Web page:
Residence: Claremont, California
Date of Performance/Collection: March 2007
Primary Language: English
The first time my informant head this metaphor was in the first few months of his residency in Congo. He had just started his missionary work, his reason for moving from the United States, and when he’d be walking from place to place, he would hear groups of men laughing together and they would often recite this folk metaphor.
My informant explained that the women in Congo were not respected, and this metaphor speaks to that sentiment. He said the proverb means that a woman has no rights, and that any man can claim a woman, for marriage or sex (mostly), as long as they desire to do so.
In areas of Congo, maize is grown by farmers and is common in their diets. To eat maize, one must simply make use of their teeth. As accessible maize is to one’s diet, a woman is just as available to satisfy a male’s desires. It is upon this comparison that the metaphor is established.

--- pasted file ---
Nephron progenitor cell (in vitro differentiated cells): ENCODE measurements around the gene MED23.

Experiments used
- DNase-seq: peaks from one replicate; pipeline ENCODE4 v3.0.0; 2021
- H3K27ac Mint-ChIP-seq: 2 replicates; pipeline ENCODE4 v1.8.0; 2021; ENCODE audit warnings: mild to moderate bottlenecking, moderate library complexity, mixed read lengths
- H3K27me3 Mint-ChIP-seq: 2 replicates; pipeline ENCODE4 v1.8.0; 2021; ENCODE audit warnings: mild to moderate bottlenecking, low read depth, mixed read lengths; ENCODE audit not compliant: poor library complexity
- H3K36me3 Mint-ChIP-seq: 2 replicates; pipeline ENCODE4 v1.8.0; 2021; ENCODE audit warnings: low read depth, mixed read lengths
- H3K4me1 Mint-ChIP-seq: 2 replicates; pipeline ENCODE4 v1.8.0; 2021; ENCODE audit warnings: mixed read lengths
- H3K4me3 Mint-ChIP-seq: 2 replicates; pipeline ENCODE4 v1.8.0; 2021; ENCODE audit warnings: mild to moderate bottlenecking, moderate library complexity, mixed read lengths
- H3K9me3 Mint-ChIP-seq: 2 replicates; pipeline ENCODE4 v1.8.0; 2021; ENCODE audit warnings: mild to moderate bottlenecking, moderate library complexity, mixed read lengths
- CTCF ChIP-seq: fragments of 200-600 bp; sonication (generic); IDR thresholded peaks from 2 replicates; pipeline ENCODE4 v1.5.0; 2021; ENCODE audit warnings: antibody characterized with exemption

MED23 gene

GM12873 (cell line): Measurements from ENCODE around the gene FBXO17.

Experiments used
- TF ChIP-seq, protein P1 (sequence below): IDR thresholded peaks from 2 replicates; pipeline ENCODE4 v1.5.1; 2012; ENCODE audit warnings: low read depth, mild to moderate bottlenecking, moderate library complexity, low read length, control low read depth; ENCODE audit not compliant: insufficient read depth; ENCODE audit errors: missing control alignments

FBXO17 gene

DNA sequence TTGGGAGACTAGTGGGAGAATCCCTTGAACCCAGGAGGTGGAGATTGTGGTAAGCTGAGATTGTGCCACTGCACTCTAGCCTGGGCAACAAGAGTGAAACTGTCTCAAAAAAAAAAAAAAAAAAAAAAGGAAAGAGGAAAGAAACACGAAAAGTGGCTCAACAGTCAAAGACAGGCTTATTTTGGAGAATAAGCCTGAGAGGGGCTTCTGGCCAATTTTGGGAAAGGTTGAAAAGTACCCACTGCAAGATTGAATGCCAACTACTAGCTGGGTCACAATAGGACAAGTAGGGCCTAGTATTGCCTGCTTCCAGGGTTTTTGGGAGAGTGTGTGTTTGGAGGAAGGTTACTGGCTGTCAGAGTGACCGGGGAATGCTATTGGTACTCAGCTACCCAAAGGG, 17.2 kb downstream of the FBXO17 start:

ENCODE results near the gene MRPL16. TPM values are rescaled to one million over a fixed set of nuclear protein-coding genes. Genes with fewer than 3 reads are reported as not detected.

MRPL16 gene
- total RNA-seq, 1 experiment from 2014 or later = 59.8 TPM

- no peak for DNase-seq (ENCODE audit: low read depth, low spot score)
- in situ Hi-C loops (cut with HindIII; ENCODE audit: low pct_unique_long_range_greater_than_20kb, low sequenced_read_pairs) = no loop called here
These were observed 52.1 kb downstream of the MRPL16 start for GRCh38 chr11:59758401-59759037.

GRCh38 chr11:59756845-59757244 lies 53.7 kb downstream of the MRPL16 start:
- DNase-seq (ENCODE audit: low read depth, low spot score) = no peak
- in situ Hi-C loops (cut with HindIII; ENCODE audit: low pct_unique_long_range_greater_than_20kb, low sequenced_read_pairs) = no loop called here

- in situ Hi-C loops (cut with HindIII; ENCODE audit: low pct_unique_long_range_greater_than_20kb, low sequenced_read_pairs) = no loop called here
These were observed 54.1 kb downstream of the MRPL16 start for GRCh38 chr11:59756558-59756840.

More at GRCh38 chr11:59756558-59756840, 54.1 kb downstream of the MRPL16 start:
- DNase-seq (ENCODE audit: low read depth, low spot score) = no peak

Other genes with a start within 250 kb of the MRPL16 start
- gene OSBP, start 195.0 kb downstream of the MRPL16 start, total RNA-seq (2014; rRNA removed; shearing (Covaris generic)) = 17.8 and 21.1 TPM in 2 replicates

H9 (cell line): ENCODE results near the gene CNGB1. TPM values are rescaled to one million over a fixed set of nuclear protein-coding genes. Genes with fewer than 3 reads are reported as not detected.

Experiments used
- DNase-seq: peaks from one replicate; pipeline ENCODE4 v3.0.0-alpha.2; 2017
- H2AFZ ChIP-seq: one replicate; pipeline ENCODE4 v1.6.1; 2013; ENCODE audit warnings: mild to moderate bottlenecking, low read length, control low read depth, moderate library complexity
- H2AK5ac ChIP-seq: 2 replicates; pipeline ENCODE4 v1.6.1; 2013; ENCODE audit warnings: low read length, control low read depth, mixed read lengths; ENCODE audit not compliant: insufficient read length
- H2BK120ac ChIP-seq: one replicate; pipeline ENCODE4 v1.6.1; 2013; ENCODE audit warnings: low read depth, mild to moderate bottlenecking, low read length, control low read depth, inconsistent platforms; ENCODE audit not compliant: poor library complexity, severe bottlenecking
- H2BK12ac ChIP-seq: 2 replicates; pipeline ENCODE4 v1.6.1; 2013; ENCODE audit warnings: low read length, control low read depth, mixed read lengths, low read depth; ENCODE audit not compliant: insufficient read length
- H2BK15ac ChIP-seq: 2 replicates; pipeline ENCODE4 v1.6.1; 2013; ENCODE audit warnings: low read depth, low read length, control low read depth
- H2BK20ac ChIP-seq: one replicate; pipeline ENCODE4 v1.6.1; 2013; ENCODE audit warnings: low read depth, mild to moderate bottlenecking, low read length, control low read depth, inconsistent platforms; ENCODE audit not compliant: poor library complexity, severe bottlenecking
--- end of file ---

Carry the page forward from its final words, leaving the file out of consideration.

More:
As my informant continued his work in Africa, he tried to quell this popular opinion towards women. However, while he was able to share the benefits of valuing women and giving them rights, only a few actually put these ideas into practice. Other than these individuals, this folk metaphor remains popular to the majority of males in the country and women continue to be shown little to no esteem.
Annotation: The African proverb can also be found in Ferdinand Oyono’s Houseboy, Heinemann; Reissue edition, 1991